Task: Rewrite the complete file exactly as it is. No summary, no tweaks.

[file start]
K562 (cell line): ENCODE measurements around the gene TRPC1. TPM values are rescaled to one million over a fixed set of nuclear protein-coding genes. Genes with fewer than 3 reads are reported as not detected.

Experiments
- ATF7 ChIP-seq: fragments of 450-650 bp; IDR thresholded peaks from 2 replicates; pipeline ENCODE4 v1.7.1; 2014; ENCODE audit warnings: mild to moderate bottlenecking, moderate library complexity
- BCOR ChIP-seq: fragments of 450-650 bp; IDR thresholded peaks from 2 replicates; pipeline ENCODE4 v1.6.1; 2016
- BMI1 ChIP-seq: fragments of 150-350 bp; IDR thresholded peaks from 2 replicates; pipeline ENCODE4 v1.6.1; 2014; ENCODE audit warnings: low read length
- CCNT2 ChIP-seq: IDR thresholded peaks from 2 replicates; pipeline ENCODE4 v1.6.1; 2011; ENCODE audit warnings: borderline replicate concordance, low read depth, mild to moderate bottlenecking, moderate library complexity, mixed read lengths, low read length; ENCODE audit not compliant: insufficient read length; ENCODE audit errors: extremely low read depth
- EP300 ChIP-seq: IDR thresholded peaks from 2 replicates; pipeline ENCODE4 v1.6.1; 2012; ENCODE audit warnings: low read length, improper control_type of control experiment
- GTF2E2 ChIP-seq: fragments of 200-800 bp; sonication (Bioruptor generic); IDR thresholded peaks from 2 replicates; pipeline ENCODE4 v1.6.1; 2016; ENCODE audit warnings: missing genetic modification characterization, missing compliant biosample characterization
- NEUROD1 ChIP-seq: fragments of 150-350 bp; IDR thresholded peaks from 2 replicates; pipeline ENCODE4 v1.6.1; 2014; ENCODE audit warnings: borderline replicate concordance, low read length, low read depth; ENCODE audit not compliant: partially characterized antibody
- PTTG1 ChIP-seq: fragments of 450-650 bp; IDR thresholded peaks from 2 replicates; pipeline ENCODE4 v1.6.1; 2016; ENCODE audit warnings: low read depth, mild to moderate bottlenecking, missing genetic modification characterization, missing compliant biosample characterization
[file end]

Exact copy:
K562 (cell line): ENCODE measurements around the gene TRPC1. TPM values are rescaled to one million over a fixed set of nuclear protein-coding genes. Genes with fewer than 3 reads are reported as not detected.

Experiments
- ATF7 ChIP-seq: fragments of 450-650 bp; IDR thresholded peaks from 2 replicates; pipeline ENCODE4 v1.7.1; 2014; ENCODE audit warnings: mild to moderate bottlenecking, moderate library complexity
- BCOR ChIP-seq: fragments of 450-650 bp; IDR thresholded peaks from 2 replicates; pipeline ENCODE4 v1.6.1; 2016
- BMI1 ChIP-seq: fragments of 150-350 bp; IDR thresholded peaks from 2 replicates; pipeline ENCODE4 v1.6.1; 2014; ENCODE audit warnings: low read length
- CCNT2 ChIP-seq: IDR thresholded peaks from 2 replicates; pipeline ENCODE4 v1.6.1; 2011; ENCODE audit warnings: borderline replicate concordance, low read depth, mild to moderate bottlenecking, moderate library complexity, mixed read lengths, low read length; ENCODE audit not compliant: insufficient read length; ENCODE audit errors: extremely low read depth
- EP300 ChIP-seq: IDR thresholded peaks from 2 replicates; pipeline ENCODE4 v1.6.1; 2012; ENCODE audit warnings: low read length, improper control_type of control experiment
- GTF2E2 ChIP-seq: fragments of 200-800 bp; sonication (Bioruptor generic); IDR thresholded peaks from 2 replicates; pipeline ENCODE4 v1.6.1; 2016; ENCODE audit warnings: missing genetic modification characterization, missing compliant biosample characterization
- NEUROD1 ChIP-seq: fragments of 150-350 bp; IDR thresholded peaks from 2 replicates; pipeline ENCODE4 v1.6.1; 2014; ENCODE audit warnings: borderline replicate concordance, low read length, low read depth; ENCODE audit not compliant: partially characterized antibody
- PTTG1 ChIP-seq: fragments of 450-650 bp; IDR thresholded peaks from 2 replicates; pipeline ENCODE4 v1.6.1; 2016; ENCODE audit warnings: low read depth, mild to moderate bottlenecking, missing genetic modification characterization, missing compliant biosample characterization